Project Summary

    Cases of prostate cancer, both in early and advanced forms are rising from the already high 217,000 cases in the U.S. alone. In light of these cases nearing a 15% fatality rate, this research project employed gold nanoparticles in colloidal form for the treatment of prostate cancer cells. The experiment took a varied approach in determining at what doses optimal treatment occurred.

    Gold colloid at increasing doses was applied to wells on a tissue culture dish. Each well contained 50,000 prostate cancer cells at the start of the experiment. After 18 to 24 hours in an incubator, the gold colloid was aspirated, and the cells were lifted using the enzyme Trypsin. The data displayed an inverse correlation between the amount of gold colloid and number of cells remaining after treatment. As the amount of gold colloid increased, so did the number of cells killed. This trend remained consistent for each data point. The wells with no treatment condition produced an average of 71,333 prostate cancer cells after the research. At 300 microliters of gold colloid (highest dosage), the number of cancer cells remaining was only 8,250.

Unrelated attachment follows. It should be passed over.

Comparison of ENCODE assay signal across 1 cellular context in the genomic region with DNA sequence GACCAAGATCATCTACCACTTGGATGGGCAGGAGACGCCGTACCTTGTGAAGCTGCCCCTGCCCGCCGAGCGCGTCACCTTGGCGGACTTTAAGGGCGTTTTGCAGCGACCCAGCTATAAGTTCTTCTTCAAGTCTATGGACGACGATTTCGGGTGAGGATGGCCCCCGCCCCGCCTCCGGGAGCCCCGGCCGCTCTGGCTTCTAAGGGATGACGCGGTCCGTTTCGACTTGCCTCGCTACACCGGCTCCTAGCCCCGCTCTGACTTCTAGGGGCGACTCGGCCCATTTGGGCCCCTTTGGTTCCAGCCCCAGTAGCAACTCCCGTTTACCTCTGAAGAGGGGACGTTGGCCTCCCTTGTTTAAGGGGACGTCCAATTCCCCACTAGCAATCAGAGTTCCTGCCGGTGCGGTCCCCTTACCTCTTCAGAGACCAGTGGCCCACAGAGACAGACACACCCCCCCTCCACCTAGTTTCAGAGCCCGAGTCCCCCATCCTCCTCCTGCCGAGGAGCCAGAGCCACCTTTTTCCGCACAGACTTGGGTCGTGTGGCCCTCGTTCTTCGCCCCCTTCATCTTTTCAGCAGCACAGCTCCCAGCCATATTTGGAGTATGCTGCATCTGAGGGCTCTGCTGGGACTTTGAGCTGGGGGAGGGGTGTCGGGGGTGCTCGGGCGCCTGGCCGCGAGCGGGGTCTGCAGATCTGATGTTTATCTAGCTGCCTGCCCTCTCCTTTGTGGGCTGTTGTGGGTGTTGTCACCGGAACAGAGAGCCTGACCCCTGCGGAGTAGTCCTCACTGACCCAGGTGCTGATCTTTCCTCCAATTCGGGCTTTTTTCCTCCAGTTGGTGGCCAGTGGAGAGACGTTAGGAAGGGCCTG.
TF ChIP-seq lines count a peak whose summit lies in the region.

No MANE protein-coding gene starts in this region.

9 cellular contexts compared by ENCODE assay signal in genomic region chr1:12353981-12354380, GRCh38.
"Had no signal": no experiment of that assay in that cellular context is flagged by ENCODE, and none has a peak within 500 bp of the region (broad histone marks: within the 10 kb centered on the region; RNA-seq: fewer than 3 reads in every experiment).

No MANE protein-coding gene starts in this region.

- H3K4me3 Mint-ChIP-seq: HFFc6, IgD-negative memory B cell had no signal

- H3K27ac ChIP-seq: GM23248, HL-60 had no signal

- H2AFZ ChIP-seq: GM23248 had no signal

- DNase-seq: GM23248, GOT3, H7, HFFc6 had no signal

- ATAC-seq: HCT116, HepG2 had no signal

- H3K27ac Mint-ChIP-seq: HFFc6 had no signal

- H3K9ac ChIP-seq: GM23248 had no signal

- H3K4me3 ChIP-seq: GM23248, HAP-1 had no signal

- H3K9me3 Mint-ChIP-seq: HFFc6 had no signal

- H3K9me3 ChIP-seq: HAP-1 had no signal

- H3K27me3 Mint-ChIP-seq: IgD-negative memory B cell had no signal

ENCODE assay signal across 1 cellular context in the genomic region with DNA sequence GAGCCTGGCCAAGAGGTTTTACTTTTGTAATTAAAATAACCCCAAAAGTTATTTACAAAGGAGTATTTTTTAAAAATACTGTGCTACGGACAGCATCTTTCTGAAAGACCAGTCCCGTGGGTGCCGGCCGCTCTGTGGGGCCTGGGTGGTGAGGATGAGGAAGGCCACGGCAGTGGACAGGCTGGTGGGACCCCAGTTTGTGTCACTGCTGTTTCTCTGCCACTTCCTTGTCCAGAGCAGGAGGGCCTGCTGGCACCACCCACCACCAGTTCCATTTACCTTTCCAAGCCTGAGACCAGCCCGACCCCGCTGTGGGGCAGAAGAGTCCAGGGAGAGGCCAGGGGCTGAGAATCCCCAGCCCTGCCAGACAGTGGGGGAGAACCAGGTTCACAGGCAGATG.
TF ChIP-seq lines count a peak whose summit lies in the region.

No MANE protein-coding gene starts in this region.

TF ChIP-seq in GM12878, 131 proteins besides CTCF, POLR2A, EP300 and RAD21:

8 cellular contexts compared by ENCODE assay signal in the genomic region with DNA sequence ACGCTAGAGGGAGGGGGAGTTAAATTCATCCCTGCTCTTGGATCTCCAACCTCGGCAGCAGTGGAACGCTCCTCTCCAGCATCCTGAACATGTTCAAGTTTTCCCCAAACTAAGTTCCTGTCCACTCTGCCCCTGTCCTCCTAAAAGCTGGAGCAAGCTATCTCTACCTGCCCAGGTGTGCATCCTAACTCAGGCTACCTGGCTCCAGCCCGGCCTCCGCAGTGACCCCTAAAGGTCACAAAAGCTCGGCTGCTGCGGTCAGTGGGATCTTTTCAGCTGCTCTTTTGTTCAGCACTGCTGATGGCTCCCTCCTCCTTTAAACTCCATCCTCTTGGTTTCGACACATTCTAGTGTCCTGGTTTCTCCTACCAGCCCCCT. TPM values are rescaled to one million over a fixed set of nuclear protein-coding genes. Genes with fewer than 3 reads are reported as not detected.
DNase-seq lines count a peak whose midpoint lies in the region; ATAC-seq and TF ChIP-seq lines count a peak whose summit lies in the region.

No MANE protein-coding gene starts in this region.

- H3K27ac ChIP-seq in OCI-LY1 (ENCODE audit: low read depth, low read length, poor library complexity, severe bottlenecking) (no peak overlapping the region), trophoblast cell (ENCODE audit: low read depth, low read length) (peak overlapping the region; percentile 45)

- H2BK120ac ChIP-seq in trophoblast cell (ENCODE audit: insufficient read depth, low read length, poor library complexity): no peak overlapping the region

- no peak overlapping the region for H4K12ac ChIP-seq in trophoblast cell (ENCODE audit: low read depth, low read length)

The theory behind the cell's apoptosis is their loss of cell membrane asymmetry leading to PCD through nuclear collapse. This study successfully suggested that gold colloid is a viable prospect for treatment for prostate cancer. The data from the experiment validates the hypotheses. In the future, more dosages with repeated trials could be tested to determine the pharmacology and toxicology of gold nanoparticles.


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